Zemmour: France is in a struggle for survival against the Great Replacement

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The French people are currently engaged in a struggle of survival against the Great Replacement, French author and philosopher Eric Zemmour said on the television channel CNews’ evening political talk show.

“I think the anguish felt over the end of France as it was, the anguish of the Great Replacement, has become a global feeling,” said Zemmour. “The fear of no longer being France, the fear of the famous Great Replacement. A lot of people are starting to think that Islam is going to replace us. It has become a massive feeling, a mass of 70 to 80 percent of France.”


The Great Replacement is a term coined by French author Renaud Camus in his 2010 book “The Great Replacement”, in which he proposes the theory that indigenous French people are being demographically replaced by non-European peoples. 

“Donald Trump has a brilliant formula that I want to make mine for France. We are engaged in a struggle for the survival of France as we know it,” said Zemmour.

France is undergoing rapid demographic change and has the largest Muslim population in Europe. In March of this year, influential philosopher Michel Onfray also said the Great Replacement is real despite claims that it is a far-right conspiracy theory.
“Is there in fact a Great Replacement? Demographers say yes, there is. It is very simple. There are men and women, they procreate, you have a certain birth rate, you do the calculations, make projections, and it will show a graph,” he said, pointing out that those who dismiss the idea say this will only happen in a distant future but cannot deny that demographics are changing, with ethnic Europeans moving towards a minority position in countries across the West.

“If someone on the left says ‘the Great Replacement, that is us’, the response is ‘very good’, but if someone on the right like Renuad Camus says there is a ‘Great Replacement’, they immediately cry ‘fascism’,” Onfray said.

French companies are increasingly ‘woke’

In the same interview, Zemmour also noted that corporations are shifting away from merit-based capitalism to a system largely focused on diversity at any cost.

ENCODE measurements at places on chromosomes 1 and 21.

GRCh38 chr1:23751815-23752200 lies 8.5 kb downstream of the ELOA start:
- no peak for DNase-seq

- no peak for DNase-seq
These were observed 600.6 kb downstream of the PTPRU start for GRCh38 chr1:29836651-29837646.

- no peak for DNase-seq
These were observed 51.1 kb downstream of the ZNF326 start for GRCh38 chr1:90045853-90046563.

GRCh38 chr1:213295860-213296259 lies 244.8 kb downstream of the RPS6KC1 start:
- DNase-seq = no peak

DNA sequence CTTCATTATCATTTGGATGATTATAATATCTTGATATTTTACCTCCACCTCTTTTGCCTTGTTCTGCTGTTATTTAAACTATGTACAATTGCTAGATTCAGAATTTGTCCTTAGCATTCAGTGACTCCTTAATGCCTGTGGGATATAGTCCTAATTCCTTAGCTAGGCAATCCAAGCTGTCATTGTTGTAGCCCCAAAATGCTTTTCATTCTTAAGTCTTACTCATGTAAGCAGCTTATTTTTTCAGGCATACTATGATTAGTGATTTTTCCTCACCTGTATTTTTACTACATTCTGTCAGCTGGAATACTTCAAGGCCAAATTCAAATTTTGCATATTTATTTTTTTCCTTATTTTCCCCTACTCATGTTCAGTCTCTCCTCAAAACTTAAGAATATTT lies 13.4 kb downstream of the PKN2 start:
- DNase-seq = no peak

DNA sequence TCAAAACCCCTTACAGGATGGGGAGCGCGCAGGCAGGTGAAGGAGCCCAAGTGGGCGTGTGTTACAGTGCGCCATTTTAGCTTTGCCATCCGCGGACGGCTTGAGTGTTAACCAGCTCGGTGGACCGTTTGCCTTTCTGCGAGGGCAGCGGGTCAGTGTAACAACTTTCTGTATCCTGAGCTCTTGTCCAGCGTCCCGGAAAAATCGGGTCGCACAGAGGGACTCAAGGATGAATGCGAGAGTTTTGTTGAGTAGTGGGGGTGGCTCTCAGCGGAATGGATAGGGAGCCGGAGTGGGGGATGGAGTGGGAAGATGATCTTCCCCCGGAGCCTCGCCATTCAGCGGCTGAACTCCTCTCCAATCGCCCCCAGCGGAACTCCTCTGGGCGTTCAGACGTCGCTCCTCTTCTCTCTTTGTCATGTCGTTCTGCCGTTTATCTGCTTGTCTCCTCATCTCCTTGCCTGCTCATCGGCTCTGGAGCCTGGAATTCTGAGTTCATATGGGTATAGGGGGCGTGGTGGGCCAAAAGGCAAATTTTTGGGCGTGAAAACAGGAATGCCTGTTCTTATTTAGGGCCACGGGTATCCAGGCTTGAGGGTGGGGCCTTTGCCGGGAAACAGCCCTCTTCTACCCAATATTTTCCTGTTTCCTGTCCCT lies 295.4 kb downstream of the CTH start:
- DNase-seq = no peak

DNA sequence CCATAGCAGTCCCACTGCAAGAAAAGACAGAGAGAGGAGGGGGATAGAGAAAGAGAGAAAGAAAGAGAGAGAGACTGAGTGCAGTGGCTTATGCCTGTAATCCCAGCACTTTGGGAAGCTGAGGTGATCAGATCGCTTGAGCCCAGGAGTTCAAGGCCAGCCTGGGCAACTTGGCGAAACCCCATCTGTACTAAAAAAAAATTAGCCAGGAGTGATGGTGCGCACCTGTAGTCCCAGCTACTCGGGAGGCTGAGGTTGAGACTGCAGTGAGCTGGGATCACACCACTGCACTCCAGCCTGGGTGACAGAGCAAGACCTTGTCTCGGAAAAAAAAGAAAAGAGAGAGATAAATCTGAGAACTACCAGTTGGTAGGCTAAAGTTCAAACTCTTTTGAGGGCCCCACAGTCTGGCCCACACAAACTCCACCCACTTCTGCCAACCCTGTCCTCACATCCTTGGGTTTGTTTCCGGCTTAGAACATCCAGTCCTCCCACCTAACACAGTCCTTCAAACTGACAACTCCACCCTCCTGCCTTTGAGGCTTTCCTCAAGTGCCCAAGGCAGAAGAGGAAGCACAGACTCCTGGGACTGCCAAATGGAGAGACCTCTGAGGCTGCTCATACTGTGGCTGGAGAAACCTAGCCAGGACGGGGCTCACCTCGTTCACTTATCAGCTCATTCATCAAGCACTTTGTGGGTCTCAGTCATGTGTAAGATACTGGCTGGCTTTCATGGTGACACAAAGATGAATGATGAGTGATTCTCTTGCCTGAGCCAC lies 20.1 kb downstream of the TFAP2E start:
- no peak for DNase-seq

“In large French companies, people tell me of their exasperation at the ideological pressure, transmitted by HRDs and which weighs on them. With ethnic diversity, the promotion of sexual and racial minorities … and to the detriment of merit,” said Zemmour

“The argument is that the fight for diversity is a fight against inequity,” Zemmour said. “In reality, it is the means capitalism has found to make everyone forget the real fight against inequities and to promote — within the framework of globalization — the transfer of wealth and the destitution of all the Western, European and American working classes.”

“In big companies, people tell me about the exasperation at the ideological pressure that weighs on them with ethnic diversity and the promotion of minorities to the detriment of merit,” he added.

Zemmour added that the push for diversity was and is but a means to mask the real issues.

“They said equality is outdated, now we must promote diversity, meaning promote women, the migrants, and so on,” he said. “This is a magnificent illusion. This is a trap. In reality, the exact opposite is true. It is diversity itself which is the root cause of inequities and one must again find the means within a national framework to re-establish the fight for equality. For my part, I think we must again find a way to fight for equality within a national framework. We must find again the nations, find a minimum protection level of nations (…) and halt the promotion of diversity because it is the trap that has allowed the destruction of any fight for equality.”

Zemmour also said that French capitalism — much like the German version — has sacrificed its previous values in the name of globalization.

“We (the French) have thrown our economy at the mercy of globalization, in the course aggravating the social and environmental contracts that should guide society,” he said.

Title image: French author and philosopher Eric Zemmour. (source: cnews.fr)

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